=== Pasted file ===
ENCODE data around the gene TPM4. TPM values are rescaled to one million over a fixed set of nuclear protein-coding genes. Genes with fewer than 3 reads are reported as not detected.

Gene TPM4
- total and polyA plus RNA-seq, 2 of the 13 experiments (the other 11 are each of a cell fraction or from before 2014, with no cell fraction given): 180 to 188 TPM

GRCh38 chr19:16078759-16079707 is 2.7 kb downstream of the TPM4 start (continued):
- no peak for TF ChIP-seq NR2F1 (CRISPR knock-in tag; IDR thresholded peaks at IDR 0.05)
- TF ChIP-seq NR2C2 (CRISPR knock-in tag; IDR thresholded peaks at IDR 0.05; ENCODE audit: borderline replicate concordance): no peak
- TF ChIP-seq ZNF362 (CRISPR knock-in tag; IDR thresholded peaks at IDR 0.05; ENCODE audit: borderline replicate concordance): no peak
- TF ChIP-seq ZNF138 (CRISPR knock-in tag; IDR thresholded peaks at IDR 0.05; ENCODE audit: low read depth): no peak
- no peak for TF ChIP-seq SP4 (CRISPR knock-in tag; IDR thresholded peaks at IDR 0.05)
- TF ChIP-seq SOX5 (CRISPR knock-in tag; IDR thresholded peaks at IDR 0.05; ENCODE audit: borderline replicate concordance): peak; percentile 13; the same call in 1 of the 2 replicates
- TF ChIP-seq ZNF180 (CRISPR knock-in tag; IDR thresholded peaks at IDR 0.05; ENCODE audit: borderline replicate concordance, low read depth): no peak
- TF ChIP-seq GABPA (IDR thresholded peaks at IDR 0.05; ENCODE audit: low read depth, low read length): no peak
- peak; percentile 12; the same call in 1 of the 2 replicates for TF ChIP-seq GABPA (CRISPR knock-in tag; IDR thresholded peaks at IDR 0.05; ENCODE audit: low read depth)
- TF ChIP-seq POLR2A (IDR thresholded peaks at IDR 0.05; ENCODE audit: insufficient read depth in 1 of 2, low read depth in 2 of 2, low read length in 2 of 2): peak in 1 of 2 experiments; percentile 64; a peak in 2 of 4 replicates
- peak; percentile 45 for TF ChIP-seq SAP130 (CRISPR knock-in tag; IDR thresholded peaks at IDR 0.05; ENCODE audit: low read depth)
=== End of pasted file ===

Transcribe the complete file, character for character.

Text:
ENCODE data around the gene TPM4. TPM values are rescaled to one million over a fixed set of nuclear protein-coding genes. Genes with fewer than 3 reads are reported as not detected.

Gene TPM4
- total and polyA plus RNA-seq, 2 of the 13 experiments (the other 11 are each of a cell fraction or from before 2014, with no cell fraction given): 180 to 188 TPM

GRCh38 chr19:16078759-16079707 is 2.7 kb downstream of the TPM4 start (continued):
- no peak for TF ChIP-seq NR2F1 (CRISPR knock-in tag; IDR thresholded peaks at IDR 0.05)
- TF ChIP-seq NR2C2 (CRISPR knock-in tag; IDR thresholded peaks at IDR 0.05; ENCODE audit: borderline replicate concordance): no peak
- TF ChIP-seq ZNF362 (CRISPR knock-in tag; IDR thresholded peaks at IDR 0.05; ENCODE audit: borderline replicate concordance): no peak
- TF ChIP-seq ZNF138 (CRISPR knock-in tag; IDR thresholded peaks at IDR 0.05; ENCODE audit: low read depth): no peak
- no peak for TF ChIP-seq SP4 (CRISPR knock-in tag; IDR thresholded peaks at IDR 0.05)
- TF ChIP-seq SOX5 (CRISPR knock-in tag; IDR thresholded peaks at IDR 0.05; ENCODE audit: borderline replicate concordance): peak; percentile 13; the same call in 1 of the 2 replicates
- TF ChIP-seq ZNF180 (CRISPR knock-in tag; IDR thresholded peaks at IDR 0.05; ENCODE audit: borderline replicate concordance, low read depth): no peak
- TF ChIP-seq GABPA (IDR thresholded peaks at IDR 0.05; ENCODE audit: low read depth, low read length): no peak
- peak; percentile 12; the same call in 1 of the 2 replicates for TF ChIP-seq GABPA (CRISPR knock-in tag; IDR thresholded peaks at IDR 0.05; ENCODE audit: low read depth)
- TF ChIP-seq POLR2A (IDR thresholded peaks at IDR 0.05; ENCODE audit: insufficient read depth in 1 of 2, low read depth in 2 of 2, low read length in 2 of 2): peak in 1 of 2 experiments; percentile 64; a peak in 2 of 4 replicates
- peak; percentile 45 for TF ChIP-seq SAP130 (CRISPR knock-in tag; IDR thresholded peaks at IDR 0.05; ENCODE audit: low read depth)